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Passengers may be taken to planes at Gatwick on driverless buses

Daily Mail - Science & tech

It's already got driverless trains that take passengers from one terminal to another, now Gatwick is planning to introduce driverless buses that take them to their planes. The airport is trialling'electric-powered autonomous vehicles' for workers and says that if it's successful it could lead to driverless baggage trucks and transport buses for passengers and an'Uber-style' robot-car service for staff. The trial is thought to be the first of its kind for any airport in the world. Gatwick is trialling'electric-powered autonomous vehicles', pictured, for workers and says that if it's successful it could lead to driverless baggage trucks and transport buses for passengers and an'Uber-style' robot-car service for staff The airport says that its 300 airside vehicles are stationary 90 per cent of the time – as staff attend to aircraft and passengers - but that a trial of driverless cars will see workers shuttled between popular locations on the airfield when it starts later this summer. It said in a statement: 'The trial is thought to be the first of its kind for any airport in the world and - if successful and scaled up – could lead to airfield transport needs being met from a much smaller pool of autonomous vehicles, reducing the need for such large vehicle fleets, reducing emissions and saving on costs.


Gatwick Airport to trial British self-driving car system from Oxbotica

ZDNet

Gatwick claims it will be the first airport to operate self-driving cars "airside", using a system from Oxford University spin-off Oxbotica. The vehicles will move staff around the airport, but at this stage, they will not be used by airline passengers. If the six-month trial is successful, the airport says it may use autonomous vehicles for other purposes, such as "aircraft push back tugs, passenger load bridges, baggage tugs and transportation buses". There are about 40 potential airport applications. Gatwick says it has 300 airside vehicles and that they are stationary 90 percent of the time.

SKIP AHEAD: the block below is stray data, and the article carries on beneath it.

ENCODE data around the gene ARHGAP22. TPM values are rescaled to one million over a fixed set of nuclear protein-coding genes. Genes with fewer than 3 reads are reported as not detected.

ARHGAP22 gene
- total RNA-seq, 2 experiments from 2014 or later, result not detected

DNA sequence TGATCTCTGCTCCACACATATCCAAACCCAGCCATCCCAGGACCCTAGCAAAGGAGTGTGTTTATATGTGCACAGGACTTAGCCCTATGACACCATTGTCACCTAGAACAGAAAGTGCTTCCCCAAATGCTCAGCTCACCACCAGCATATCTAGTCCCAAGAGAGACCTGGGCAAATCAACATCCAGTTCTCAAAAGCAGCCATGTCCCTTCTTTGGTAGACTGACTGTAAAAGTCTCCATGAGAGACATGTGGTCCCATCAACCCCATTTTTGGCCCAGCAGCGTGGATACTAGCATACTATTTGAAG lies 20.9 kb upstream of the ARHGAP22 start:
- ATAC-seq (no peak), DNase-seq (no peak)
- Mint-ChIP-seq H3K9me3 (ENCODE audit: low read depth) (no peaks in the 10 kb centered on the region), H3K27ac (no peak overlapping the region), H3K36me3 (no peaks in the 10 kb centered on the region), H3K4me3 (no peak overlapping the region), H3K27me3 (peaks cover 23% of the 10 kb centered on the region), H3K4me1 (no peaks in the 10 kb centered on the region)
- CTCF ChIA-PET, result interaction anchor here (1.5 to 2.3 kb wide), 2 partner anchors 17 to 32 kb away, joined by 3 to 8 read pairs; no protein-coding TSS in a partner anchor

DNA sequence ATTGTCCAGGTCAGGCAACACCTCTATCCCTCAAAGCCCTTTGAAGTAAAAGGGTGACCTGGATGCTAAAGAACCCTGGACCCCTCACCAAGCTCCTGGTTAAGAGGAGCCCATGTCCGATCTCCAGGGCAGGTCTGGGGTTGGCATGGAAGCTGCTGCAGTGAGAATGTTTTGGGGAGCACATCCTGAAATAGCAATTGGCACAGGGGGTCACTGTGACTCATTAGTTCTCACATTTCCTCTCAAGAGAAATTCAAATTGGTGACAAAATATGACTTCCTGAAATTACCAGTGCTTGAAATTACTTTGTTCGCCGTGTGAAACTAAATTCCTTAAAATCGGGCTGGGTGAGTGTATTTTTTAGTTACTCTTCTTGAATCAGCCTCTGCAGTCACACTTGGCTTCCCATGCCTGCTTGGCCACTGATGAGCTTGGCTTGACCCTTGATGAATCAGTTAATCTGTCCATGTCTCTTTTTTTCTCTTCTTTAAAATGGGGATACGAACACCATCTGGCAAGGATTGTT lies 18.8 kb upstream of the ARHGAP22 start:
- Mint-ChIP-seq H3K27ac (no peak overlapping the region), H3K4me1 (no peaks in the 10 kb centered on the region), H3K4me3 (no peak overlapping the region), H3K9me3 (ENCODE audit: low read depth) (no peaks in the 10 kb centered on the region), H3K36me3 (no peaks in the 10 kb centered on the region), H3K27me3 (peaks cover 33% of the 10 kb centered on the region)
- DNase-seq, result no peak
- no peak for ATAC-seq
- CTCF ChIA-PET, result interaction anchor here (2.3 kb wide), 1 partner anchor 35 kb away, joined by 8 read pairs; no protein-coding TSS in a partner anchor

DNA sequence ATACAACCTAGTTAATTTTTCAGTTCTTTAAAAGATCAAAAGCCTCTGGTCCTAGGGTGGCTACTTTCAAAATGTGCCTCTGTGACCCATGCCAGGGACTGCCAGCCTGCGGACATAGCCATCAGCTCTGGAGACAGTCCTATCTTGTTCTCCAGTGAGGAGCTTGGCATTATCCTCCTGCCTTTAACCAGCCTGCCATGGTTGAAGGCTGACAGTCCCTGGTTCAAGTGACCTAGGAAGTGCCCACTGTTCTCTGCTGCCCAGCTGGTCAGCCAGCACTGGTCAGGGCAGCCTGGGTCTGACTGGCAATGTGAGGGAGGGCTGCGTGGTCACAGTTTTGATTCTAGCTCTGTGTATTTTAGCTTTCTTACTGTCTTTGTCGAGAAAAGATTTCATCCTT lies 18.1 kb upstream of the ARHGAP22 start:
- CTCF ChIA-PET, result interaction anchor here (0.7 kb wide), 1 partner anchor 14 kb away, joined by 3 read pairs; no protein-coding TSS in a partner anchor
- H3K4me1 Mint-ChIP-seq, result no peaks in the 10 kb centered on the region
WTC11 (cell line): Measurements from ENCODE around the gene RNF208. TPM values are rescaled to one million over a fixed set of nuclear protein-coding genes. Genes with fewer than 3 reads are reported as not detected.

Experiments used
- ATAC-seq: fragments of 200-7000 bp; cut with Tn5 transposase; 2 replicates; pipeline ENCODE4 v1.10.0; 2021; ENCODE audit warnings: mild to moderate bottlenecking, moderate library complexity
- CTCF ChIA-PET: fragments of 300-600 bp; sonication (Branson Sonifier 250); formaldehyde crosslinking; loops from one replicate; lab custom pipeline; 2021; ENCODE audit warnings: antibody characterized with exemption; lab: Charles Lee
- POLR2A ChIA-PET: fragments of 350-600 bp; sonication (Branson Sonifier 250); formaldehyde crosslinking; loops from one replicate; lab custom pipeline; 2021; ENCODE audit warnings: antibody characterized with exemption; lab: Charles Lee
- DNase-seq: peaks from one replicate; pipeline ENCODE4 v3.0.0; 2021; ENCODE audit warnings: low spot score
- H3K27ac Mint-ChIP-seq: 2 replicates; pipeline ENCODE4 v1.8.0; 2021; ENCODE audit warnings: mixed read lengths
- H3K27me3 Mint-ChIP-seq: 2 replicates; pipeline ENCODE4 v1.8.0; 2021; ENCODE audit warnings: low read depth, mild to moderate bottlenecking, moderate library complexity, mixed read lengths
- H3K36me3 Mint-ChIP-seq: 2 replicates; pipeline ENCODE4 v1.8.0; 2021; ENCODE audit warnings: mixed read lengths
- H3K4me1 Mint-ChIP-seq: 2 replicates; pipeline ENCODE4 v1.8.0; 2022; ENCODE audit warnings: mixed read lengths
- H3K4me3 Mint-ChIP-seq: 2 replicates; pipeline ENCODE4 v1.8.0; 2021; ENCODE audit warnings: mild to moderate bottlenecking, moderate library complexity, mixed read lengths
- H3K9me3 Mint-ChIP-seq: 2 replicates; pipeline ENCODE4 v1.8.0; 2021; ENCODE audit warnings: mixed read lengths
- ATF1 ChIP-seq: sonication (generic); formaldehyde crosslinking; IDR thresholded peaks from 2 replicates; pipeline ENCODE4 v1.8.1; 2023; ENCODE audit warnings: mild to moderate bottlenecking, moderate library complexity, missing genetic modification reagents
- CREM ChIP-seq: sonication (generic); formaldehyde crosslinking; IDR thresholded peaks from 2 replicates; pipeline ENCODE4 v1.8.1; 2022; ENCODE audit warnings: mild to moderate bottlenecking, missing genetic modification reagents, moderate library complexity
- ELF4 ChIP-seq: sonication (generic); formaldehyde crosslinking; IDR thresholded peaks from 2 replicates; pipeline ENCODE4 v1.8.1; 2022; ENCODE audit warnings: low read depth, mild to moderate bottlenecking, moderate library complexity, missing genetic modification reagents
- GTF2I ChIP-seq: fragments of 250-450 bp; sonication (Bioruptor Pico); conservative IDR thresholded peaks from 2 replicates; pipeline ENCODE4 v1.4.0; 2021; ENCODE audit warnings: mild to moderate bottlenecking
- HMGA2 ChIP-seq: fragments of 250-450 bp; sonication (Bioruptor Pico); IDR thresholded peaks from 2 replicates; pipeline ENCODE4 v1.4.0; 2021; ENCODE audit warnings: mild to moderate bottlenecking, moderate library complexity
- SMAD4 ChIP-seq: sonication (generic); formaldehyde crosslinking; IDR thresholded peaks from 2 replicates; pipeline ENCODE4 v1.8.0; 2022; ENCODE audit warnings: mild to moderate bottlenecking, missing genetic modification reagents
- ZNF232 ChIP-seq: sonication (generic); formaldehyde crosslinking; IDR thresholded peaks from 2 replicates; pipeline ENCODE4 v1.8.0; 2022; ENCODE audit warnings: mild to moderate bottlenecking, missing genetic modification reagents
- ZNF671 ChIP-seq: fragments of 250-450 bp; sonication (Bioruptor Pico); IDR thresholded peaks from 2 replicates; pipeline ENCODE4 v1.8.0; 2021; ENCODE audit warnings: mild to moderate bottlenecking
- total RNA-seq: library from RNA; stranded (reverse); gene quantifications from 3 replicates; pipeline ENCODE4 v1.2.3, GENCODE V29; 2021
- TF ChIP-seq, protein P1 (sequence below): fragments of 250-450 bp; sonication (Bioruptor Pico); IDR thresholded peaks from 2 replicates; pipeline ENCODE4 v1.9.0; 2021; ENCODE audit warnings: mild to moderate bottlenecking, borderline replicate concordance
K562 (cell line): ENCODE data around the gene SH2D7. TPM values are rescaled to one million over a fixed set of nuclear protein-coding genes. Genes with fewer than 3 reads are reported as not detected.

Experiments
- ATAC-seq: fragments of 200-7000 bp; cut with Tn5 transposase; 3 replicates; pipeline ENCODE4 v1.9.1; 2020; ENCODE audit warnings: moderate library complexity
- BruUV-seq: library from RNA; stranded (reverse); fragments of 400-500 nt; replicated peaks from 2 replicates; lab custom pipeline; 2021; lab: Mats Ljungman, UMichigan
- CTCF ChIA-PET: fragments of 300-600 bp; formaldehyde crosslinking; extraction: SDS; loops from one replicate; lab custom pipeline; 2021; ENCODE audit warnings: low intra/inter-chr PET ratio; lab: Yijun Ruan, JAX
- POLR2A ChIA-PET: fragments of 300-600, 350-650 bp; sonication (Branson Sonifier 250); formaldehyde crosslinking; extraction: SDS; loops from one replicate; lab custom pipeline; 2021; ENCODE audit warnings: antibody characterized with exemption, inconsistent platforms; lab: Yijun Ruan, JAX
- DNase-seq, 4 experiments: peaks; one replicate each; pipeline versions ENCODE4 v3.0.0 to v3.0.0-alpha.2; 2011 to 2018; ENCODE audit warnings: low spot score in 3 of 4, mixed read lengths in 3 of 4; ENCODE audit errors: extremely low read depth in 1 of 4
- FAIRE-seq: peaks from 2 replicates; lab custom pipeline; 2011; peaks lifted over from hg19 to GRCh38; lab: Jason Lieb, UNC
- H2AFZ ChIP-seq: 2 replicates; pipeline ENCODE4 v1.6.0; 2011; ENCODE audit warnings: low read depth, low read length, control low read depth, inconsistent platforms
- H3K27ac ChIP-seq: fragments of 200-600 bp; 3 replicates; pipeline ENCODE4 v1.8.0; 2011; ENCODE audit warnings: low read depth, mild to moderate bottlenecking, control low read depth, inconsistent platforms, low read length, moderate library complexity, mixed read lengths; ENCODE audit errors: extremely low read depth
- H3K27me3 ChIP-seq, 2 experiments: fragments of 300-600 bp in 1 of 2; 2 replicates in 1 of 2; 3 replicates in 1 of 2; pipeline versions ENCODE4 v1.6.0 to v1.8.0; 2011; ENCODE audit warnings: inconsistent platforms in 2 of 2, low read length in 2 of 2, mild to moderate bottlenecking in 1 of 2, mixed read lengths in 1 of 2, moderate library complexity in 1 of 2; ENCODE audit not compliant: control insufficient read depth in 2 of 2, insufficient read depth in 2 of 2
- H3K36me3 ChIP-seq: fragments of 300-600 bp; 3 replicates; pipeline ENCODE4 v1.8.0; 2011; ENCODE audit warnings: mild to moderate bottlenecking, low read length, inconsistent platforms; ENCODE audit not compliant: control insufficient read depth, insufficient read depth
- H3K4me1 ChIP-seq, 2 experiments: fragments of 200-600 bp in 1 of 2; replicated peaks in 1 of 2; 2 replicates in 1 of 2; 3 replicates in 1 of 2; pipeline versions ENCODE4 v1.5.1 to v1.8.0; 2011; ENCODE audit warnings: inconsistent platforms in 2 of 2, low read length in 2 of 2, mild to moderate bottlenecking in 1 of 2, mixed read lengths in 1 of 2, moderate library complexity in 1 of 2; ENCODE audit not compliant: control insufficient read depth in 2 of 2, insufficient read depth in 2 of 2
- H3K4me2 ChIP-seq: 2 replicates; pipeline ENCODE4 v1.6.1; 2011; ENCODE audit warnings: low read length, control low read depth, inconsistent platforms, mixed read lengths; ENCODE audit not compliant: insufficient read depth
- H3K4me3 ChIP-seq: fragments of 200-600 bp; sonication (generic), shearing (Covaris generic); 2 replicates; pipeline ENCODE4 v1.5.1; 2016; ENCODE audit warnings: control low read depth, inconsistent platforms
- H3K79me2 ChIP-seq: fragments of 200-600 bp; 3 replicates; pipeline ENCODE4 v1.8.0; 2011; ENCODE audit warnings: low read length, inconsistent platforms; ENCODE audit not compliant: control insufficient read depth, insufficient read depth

ARTIFICIAL INTELLIGENCE – PUTTING THE AI INTO AIR CARGO

#artificialintelligence

Artificial intelligence (AI) has long been touted as the transformative technology that will usher in the next generation of the logistics industry. While AI is already established in consumer tech, demonstrated by the plethora of virtual assistants, just how does AI work and how might it benefit the airfreight industry? AI simulates the human intelligence process by using complex algorithms and computer systems to acquire information, reach conclusions and solve problems. To make this work, AI requires building block technologies including big data and analytics and the internet of things which have all become highly technical and specialised technologies in their own right. For logistics to work most efficiently, the entire supply chain needs to generate a rich stream of data which can then be collected, analysed and used to optimise productivity.


Self-driving delivery van

FOX News

A British online grocery store is aiming to launch the nation's first driverless delivery service. Ocado, which launched 17 years ago and makes deliveries from a string of warehouses across the country, has just started testing its first self-driving "CargoPod" truck built by U.K. tech firm Oxbotica. The 10-day trial involves the diminutive delivery vehicle trundling around a small part of London, bringing ordered groceries to the doors of existing customers. Equipped with the usual array of sensors, lasers, and cameras seen on other self-driving vehicles, the electric CargoPod has a top speed of 25 mph and can carry a total weight for 128 kg. It's designed primarily for short journeys or last-mile deliveries in urban or residential areas, taking relatively small orders to customers rather than weekly or monthly supplies.


cargopod-ocado-oxbotica-driverless-delivery-van

Engadget

Together, these sensors detect and visualise everything around the truck, including cars, pedestrians and lamp posts. The system works with Caesium, a cloud-based platform (also developed by Oxbotica) that can manage and coordinate fleets of autonomous vehicles. The company sells a "smart platform" which gives other companies access to its delivery infrastructure -- the technology behind its apps, its warehouses and delivery vehicles. So it's very important for us to keep innovating and to keep doing exciting technology projects, because that will give us a competitive advantage going forward."